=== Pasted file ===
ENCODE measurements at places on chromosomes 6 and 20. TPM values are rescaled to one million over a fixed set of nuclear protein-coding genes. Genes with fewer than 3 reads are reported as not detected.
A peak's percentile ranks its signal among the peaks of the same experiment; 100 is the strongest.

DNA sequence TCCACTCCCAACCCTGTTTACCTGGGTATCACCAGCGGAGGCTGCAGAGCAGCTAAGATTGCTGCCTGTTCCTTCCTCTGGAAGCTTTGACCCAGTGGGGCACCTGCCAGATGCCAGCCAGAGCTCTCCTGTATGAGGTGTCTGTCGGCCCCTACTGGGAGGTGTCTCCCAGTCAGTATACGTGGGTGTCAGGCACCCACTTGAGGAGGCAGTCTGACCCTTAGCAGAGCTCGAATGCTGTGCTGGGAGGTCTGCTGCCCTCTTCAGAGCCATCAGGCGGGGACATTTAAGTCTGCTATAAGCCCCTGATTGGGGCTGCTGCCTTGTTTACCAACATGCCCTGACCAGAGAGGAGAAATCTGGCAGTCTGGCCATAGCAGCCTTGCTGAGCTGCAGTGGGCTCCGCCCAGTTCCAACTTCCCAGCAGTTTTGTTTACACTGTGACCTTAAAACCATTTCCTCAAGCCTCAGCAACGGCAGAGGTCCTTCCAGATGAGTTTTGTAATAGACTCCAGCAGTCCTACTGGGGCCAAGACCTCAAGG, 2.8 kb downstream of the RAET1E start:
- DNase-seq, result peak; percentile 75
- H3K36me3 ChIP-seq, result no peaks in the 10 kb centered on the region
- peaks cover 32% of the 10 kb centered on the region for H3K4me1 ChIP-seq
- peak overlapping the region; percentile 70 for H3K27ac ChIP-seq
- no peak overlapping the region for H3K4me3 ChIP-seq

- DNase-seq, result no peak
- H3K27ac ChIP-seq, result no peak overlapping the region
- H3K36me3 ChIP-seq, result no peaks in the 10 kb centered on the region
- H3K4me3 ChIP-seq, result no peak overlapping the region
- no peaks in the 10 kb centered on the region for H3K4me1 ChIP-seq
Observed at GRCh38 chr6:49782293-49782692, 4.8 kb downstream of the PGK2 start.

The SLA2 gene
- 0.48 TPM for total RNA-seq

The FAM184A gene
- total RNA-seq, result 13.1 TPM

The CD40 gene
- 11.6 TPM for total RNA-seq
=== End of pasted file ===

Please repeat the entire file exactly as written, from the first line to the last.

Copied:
ENCODE measurements at places on chromosomes 6 and 20. TPM values are rescaled to one million over a fixed set of nuclear protein-coding genes. Genes with fewer than 3 reads are reported as not detected.
A peak's percentile ranks its signal among the peaks of the same experiment; 100 is the strongest.

DNA sequence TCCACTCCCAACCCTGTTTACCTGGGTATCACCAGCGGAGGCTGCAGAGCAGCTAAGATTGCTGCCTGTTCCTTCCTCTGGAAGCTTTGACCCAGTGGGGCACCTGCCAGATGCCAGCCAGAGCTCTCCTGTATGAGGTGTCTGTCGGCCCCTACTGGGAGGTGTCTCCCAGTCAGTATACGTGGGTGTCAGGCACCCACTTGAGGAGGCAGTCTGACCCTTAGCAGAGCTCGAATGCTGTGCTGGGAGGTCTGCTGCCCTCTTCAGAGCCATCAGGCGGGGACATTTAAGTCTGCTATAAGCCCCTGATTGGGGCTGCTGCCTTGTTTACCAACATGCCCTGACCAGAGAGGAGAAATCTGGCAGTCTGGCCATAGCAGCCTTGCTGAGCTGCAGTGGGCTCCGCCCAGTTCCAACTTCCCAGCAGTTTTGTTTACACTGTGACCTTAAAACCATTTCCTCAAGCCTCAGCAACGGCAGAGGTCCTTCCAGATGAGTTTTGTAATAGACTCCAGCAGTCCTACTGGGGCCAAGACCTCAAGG, 2.8 kb downstream of the RAET1E start:
- DNase-seq, result peak; percentile 75
- H3K36me3 ChIP-seq, result no peaks in the 10 kb centered on the region
- peaks cover 32% of the 10 kb centered on the region for H3K4me1 ChIP-seq
- peak overlapping the region; percentile 70 for H3K27ac ChIP-seq
- no peak overlapping the region for H3K4me3 ChIP-seq

- DNase-seq, result no peak
- H3K27ac ChIP-seq, result no peak overlapping the region
- H3K36me3 ChIP-seq, result no peaks in the 10 kb centered on the region
- H3K4me3 ChIP-seq, result no peak overlapping the region
- no peaks in the 10 kb centered on the region for H3K4me1 ChIP-seq
Observed at GRCh38 chr6:49782293-49782692, 4.8 kb downstream of the PGK2 start.

The SLA2 gene
- 0.48 TPM for total RNA-seq

The FAM184A gene
- total RNA-seq, result 13.1 TPM

The CD40 gene
- 11.6 TPM for total RNA-seq